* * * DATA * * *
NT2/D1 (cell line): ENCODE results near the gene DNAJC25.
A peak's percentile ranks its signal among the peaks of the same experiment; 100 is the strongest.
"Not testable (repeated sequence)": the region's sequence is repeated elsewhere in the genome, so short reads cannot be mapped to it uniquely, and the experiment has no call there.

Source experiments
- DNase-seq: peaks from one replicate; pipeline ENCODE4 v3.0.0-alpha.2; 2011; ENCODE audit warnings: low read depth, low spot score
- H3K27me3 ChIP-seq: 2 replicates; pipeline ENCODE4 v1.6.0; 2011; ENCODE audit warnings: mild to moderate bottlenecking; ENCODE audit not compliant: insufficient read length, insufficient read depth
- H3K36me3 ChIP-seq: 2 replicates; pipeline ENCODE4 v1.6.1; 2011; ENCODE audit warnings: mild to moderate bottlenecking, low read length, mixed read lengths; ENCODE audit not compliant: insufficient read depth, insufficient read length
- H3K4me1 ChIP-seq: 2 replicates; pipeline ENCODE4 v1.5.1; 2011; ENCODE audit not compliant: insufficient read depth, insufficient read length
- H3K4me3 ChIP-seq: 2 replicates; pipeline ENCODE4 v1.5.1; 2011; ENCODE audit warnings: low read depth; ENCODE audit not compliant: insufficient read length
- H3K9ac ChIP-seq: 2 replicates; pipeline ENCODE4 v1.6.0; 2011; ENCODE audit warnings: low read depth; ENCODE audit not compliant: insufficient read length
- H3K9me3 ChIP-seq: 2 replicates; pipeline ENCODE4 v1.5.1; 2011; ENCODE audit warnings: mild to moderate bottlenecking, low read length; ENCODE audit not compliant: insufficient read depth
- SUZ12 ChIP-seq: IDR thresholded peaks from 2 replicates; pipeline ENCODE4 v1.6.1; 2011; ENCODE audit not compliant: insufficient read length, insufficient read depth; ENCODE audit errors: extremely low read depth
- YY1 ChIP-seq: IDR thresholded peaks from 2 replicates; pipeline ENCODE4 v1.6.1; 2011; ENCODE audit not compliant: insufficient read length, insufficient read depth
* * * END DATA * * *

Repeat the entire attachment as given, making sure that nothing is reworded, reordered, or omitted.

NT2/D1 (cell line): ENCODE results near the gene DNAJC25.
A peak's percentile ranks its signal among the peaks of the same experiment; 100 is the strongest.
"Not testable (repeated sequence)": the region's sequence is repeated elsewhere in the genome, so short reads cannot be mapped to it uniquely, and the experiment has no call there.

Source experiments
- DNase-seq: peaks from one replicate; pipeline ENCODE4 v3.0.0-alpha.2; 2011; ENCODE audit warnings: low read depth, low spot score
- H3K27me3 ChIP-seq: 2 replicates; pipeline ENCODE4 v1.6.0; 2011; ENCODE audit warnings: mild to moderate bottlenecking; ENCODE audit not compliant: insufficient read length, insufficient read depth
- H3K36me3 ChIP-seq: 2 replicates; pipeline ENCODE4 v1.6.1; 2011; ENCODE audit warnings: mild to moderate bottlenecking, low read length, mixed read lengths; ENCODE audit not compliant: insufficient read depth, insufficient read length
- H3K4me1 ChIP-seq: 2 replicates; pipeline ENCODE4 v1.5.1; 2011; ENCODE audit not compliant: insufficient read depth, insufficient read length
- H3K4me3 ChIP-seq: 2 replicates; pipeline ENCODE4 v1.5.1; 2011; ENCODE audit warnings: low read depth; ENCODE audit not compliant: insufficient read length
- H3K9ac ChIP-seq: 2 replicates; pipeline ENCODE4 v1.6.0; 2011; ENCODE audit warnings: low read depth; ENCODE audit not compliant: insufficient read length
- H3K9me3 ChIP-seq: 2 replicates; pipeline ENCODE4 v1.5.1; 2011; ENCODE audit warnings: mild to moderate bottlenecking, low read length; ENCODE audit not compliant: insufficient read depth
- SUZ12 ChIP-seq: IDR thresholded peaks from 2 replicates; pipeline ENCODE4 v1.6.1; 2011; ENCODE audit not compliant: insufficient read length, insufficient read depth; ENCODE audit errors: extremely low read depth
- YY1 ChIP-seq: IDR thresholded peaks from 2 replicates; pipeline ENCODE4 v1.6.1; 2011; ENCODE audit not compliant: insufficient read length, insufficient read depth